One interesting thing about the original image for the cover is that there were two small disc-shaped elements hovering together near the planet’s surface. As they were angled and aligned identically, and as each had a notable center, it strongly suggested something had passed through those centers – thus creating the effect.
This odd effect seemed a shame to waste, especially since my story does include the use of several forms of energy beam. Suzanne Johnson*, who is not only patient (with my questions), but also immensely talented, came to my rescue with this (above) reiteration.
Unless some inspired publisher throws money at me and insists on using their own cover art, I consider this a keeper. So how does this grab you? I’d love to hear feedback.
Anyone who has known me for any length of time also knows that I can’t even draw a straight line. So my friends would all laugh if I told them I was designing a book cover for my novel.
Thus self-aware, I began exploring artistic software that would allow me to not embarrass myself. One I saw recommended was CANVA, which I found relatively easy to use, but which probably takes much more time to master. It did, however, provide me fast results.
The artwork was free, from a large selection CANVA offered. I expect for a price an even greater selection could be found at one’s fingertips. Emboldened by this minor feat, I decided to post it to the SciFi and Fanstasy Group I follow on Facebook. As all aspiring authors do, I craved feedback. What came next is why I love this wonderfully knit community of kindred spirits. Not only did I receive feedback, but one talented member of this community who does graphic art, Suzanne Johnson, was kind enough to offer a more professional rendering of my original cover concept. These first two images are from my original endeavors with CANVA.
Below are the re-imagined front and back pages done by Suzanne. The background images are sharper. The fonts are more stylized and jump out better. Plus she made my name bigger, which – aside from any ego thing – just looks better.
I am several months away from publishing my novel in any form, as I would like to complete the patience-baiting query process first. However, it is very satisfying to have a cover concept already in hand – even if needs should change before that time. So I am very grateful for Suzanne’s generous effort.
I can only hope readers will be as delighted with the pages in between the covers. One other bright note to addressing the cover now is that I inadvertently wrote a simpler and – I think – more effective log line or summary of the story. This has always been tricky, for whenever you set one aside for a few weeks, you almost always think of another (better?) was of saying it. This latest blurb gives the basics of the plot, with only a hint of he hidden story, and without going into unneeded detail. That’s my hope, at least. We’ll see…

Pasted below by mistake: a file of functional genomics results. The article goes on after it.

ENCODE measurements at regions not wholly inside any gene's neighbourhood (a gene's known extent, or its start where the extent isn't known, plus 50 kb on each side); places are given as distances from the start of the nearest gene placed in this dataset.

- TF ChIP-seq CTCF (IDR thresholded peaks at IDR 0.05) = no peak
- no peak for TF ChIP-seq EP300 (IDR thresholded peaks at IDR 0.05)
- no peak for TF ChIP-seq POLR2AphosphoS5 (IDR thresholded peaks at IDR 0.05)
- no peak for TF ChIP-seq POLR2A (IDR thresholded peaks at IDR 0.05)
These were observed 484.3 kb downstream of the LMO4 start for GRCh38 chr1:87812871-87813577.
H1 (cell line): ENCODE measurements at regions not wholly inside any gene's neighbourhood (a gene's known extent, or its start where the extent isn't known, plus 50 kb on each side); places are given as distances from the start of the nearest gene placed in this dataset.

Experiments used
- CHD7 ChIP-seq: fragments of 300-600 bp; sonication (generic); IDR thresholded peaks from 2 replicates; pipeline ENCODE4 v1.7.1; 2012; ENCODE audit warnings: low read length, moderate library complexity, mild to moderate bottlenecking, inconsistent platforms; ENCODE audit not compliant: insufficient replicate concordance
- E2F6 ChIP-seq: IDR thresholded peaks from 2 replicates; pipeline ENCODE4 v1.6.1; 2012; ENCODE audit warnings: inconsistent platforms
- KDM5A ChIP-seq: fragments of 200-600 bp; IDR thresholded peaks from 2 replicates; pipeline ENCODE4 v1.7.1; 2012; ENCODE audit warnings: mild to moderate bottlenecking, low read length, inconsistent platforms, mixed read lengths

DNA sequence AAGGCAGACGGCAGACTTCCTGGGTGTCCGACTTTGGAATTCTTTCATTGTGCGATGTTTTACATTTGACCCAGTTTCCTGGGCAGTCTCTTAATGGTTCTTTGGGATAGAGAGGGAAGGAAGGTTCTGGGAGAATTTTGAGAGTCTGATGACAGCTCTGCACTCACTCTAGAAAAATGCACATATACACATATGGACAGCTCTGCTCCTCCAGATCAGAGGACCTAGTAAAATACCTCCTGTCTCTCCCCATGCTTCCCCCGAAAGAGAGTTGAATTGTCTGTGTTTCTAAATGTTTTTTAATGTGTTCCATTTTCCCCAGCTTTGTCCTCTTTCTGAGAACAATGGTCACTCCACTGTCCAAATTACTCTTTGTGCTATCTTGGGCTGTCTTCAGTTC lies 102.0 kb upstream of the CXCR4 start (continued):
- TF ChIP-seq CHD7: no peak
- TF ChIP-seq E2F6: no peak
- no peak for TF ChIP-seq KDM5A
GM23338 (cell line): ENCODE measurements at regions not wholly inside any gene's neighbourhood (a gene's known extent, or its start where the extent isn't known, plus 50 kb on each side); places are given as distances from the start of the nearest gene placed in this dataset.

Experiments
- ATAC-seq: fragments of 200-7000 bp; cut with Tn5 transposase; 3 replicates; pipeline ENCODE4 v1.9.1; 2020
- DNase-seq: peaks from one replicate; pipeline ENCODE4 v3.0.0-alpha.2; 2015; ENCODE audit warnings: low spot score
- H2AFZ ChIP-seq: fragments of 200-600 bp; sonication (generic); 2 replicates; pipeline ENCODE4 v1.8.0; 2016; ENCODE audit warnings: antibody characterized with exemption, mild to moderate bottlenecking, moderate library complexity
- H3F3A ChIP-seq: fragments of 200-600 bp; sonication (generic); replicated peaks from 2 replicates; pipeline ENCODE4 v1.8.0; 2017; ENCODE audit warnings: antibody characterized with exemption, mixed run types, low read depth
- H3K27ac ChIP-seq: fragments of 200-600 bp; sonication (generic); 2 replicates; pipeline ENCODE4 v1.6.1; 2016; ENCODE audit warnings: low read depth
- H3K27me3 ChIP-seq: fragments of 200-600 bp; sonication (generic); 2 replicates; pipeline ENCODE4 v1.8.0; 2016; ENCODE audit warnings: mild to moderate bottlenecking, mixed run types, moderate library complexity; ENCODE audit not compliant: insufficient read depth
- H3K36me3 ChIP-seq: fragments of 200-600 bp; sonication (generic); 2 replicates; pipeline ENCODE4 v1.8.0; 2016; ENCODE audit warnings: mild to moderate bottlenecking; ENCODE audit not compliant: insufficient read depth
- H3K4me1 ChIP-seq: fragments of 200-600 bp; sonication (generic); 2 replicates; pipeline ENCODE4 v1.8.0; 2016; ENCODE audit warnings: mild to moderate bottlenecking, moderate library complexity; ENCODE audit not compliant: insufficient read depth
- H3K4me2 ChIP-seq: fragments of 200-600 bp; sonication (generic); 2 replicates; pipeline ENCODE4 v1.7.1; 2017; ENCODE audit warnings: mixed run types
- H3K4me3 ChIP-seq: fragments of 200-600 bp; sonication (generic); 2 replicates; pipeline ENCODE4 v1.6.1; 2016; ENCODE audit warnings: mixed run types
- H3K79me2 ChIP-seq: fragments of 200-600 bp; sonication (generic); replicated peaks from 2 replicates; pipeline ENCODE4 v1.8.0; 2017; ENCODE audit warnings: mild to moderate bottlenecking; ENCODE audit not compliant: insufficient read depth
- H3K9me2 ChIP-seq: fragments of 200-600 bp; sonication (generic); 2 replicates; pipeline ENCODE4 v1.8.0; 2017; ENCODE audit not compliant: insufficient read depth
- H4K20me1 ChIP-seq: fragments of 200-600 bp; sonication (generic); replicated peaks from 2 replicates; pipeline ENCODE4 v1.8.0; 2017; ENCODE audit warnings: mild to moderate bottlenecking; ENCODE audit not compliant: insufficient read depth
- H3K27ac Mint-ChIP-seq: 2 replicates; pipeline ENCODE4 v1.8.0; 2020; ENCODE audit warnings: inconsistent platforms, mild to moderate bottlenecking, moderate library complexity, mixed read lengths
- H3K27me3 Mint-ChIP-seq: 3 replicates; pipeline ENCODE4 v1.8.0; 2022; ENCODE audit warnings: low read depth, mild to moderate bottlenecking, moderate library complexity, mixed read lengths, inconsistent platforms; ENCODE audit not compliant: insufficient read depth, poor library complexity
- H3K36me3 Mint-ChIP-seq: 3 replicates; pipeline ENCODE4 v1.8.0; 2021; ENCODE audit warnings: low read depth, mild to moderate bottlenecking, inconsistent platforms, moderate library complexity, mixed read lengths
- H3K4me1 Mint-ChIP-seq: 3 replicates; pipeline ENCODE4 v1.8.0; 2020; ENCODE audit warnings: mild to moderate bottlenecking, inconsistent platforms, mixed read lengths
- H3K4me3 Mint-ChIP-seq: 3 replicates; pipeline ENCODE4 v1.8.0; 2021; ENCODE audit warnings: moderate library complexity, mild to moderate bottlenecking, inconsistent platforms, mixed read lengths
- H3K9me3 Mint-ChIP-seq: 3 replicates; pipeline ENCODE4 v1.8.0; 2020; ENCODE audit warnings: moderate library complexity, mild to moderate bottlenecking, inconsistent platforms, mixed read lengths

PS: Suzanne’s work can be viewed at: http://dsjohnsonbooks.com/gallery
I’ve read a number of literary discussions on the relative merits of “pantsing” versus “plotting” when it comes to developing one’s story line, and have always been left in a little quandary as to which I’ve done when writing my first novel, “The Expanding Seas”. I didn’t start out with a plot. I began only with a scenario that I found intriguing.
As I wrote, the typical form of most SciFi/adventure plots took shape. I placed my protagonists in the most impossible position. They would have to outwit their captors, overcome great odds, recognize and accept they had a greater responsibility, and ultimately take action to protect others. Obviously, this is a common trope in many genres.
But wait! Not so fast! Rather than plot out how I’d lead my characters and story toward resolution, I found myself approaching each new chapter in their journey from the standpoint of “why have these particular obstacles been placed in front of them”, “what would they need to do next”, and “how might this affect their goals”.
I had already set up a myriad of questions in my opening chapters. I felt I really needed to answer each to properly grasp the next logical action or event – before I could move on. Sussing these out, recognizing this natural progression, is what drove each successive chapter. Moreover, it’s what logically forced twisting the plot before the end.
Now, I won’t suggest that Sussing – as a concept – should be given an equal place next to Pantsing and Plotting. Perhaps it might be regarded a subset to plotting. But I do suspect it fits somewhere in between the two.
You start your story, establish the rules of your story world, then must follow those rules. If you are writing SciFi, or procedural (detective) novels, some of these rules may be strict, leading you down the same path to discovery as your characters. And the more confidant and professional you make your characters – both heroes and villains – the narrower that path will be. Their logic begins leading you down the path to a better understanding of the world you created, and maybe even of your own world.
My own sussing led me in an entirely new direction, and dramatically affected my novel’s theme.